Boosting the efficiency of single-cell RNA-sequencing helps reveal subtle differences between healthy and dysfunctional cells — ScienceDaily

Sequencing RNA from individual cells can reveal a great deal of information about what those cells are doing in the body. MIT researchers have now greatly boosted the amount of information gleaned from each of those cells, by modifying the commonly used Seq-Well technique.

With their new approach, the MIT team could extract 10 times as much information from each cell in a sample. This increase should enable scientists to learn much more about the genes that are expressed in each cell, and help them to discover subtle but critical differences between healthy and dysfunctional cells.

“It’s become clear that these technologies have transformative potential for understanding complex biological systems. If we look across a range of different datasets, we can really understand the landscape of health and disease, and that can give us information as to what therapeutic strategies we might employ,” says Alex K. Shalek, an associate professor

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Teen brain differences linked to increased waist circumference — ScienceDaily

Differences in the microstructure of the nucleus accumbens (NAcc), a region in the brain that plays an important role in processing food and other reward stimuli, predict increases in indicators of obesity in children, according to a study funded by the National Institute on Drug Abuse (NIDA) and nine other institutes, all part of the National Institutes of Health. The paper, published today in the journal Proceedings of the National Academy of Sciences, is based on data from the Adolescent Brain Cognitive Development (ABCD) Study. The ABCD Study will follow nearly 12,000 children through early adulthood to assess factors that influence individual brain development and other health outcomes.

Findings from this study provide the first evidence of microstructural brain differences that are linked to waist circumference and body mass index (BMI) in children. These microstructural differences in cell density could be indicative of inflammatory processes triggered by a diet

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Genetic differences in body fat shape men and women’s health risks — ScienceDaily

New research is revealing how genetic differences in the fat in men’s and women’s bodies affect the diseases each sex is likely to get.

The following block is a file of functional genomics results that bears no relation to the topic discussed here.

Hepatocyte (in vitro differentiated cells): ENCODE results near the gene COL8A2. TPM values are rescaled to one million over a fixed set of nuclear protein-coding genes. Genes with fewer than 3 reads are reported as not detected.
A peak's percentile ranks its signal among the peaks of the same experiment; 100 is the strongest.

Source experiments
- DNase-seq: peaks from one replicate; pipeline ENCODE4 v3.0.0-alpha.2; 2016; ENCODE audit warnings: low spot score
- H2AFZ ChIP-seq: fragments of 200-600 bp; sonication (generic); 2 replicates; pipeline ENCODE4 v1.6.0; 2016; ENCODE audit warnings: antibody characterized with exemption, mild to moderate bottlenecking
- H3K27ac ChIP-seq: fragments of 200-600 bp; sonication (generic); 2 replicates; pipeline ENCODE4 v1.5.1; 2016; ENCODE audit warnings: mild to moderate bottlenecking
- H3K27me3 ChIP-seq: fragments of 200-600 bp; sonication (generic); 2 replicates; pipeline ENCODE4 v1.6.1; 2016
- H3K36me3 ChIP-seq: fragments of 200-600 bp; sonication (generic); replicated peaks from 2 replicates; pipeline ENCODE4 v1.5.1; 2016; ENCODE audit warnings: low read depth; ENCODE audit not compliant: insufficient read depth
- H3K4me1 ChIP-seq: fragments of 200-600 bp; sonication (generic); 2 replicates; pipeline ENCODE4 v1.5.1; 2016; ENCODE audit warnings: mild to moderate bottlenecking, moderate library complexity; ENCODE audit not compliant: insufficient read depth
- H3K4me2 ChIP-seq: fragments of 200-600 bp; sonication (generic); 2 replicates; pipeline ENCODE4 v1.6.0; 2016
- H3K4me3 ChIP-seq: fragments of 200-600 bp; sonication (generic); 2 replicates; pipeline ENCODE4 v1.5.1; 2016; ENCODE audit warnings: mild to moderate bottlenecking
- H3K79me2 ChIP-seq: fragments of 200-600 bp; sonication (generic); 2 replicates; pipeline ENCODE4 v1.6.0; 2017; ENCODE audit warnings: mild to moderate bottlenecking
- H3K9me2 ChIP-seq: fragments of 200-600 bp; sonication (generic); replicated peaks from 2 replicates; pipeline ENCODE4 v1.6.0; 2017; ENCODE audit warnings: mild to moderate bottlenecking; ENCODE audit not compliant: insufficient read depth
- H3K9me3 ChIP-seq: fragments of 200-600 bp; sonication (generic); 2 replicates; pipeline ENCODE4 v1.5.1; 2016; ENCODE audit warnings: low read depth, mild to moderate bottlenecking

University of Virginia researchers Mete Civelek, PhD, Warren Anderson, PhD, and their collaborators have determined that differences in fat storage and formation in men and women strongly affect the activity of 162 different genes found in fat tissue. Further, 13 of the genes come in variants that have different effects in men and women.

Some of those genes identified have already been connected with conditions such as type 2 diabetes and cardiovascular disease. The findings help explain the differing health risks men and women face, and they set the stage for better, more targeted treatments.

“Obesity is associated with a number of health risks, and how men and women store excess calories as fat makes a difference in how they have different susceptibilities to common diseases,”

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ADHD study reveals unique genetic differences in African American patients — ScienceDaily

Researchers from Children’s Hospital of Philadelphia (CHOP) have shown there may be key genetic differences in the causes of attention-deficit hyperactivity disorder (ADHD) between African Americans and people of European ancestry, which may play an important part in how patients of different ethnic backgrounds respond to treatments for this condition. The findings were published online by the journal Scientific Reports.

Prior studies have suggested that structural variants of the genome play an important role in ADHD. However, these studies focused mainly on coding regions, or regions of DNA or RNA that code for particular proteins, and were also primarily conducted in people of European ancestry.

“We felt as though prior studies of ADHD from a genomic level were not telling the entire story because of whom they were leaving out and what they were studying,” said Hakon Hakonarson, MD, PhD, Director of the Center for Applied Genomics (CAG) at

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